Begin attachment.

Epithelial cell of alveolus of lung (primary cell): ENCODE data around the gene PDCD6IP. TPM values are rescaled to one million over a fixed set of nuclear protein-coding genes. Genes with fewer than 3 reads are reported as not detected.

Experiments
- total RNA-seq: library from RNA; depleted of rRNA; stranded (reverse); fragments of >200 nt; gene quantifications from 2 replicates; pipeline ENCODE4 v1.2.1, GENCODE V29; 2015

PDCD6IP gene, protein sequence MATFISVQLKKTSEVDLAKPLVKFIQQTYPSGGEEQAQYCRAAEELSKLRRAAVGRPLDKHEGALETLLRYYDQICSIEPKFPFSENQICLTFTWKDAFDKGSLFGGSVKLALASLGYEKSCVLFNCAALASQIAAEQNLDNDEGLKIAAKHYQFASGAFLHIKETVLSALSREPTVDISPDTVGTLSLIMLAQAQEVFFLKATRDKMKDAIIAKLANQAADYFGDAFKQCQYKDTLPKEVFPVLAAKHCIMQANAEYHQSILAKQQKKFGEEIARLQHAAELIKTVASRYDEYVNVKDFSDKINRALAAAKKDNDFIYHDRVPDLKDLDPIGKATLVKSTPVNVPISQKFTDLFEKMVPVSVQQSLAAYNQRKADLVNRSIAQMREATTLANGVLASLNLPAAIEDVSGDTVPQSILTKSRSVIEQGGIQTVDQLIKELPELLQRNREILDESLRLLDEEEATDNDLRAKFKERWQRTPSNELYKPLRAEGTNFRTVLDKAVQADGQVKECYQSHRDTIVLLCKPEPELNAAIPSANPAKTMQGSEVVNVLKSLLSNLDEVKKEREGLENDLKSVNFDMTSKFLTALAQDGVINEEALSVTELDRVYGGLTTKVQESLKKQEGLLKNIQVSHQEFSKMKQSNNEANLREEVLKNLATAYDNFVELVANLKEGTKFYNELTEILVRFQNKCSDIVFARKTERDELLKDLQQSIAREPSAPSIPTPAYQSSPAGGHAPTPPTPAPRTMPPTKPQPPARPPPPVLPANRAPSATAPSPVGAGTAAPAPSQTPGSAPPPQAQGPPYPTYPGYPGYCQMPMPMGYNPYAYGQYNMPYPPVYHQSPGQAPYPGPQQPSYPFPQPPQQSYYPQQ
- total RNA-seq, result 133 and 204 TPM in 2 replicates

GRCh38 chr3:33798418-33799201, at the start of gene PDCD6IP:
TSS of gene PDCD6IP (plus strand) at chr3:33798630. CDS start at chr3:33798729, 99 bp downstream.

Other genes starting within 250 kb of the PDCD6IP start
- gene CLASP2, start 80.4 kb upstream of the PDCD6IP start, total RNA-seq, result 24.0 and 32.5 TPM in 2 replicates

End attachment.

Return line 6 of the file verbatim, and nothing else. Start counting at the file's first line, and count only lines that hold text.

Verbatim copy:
GRCh38 chr3:33798418-33799201, at the start of gene PDCD6IP: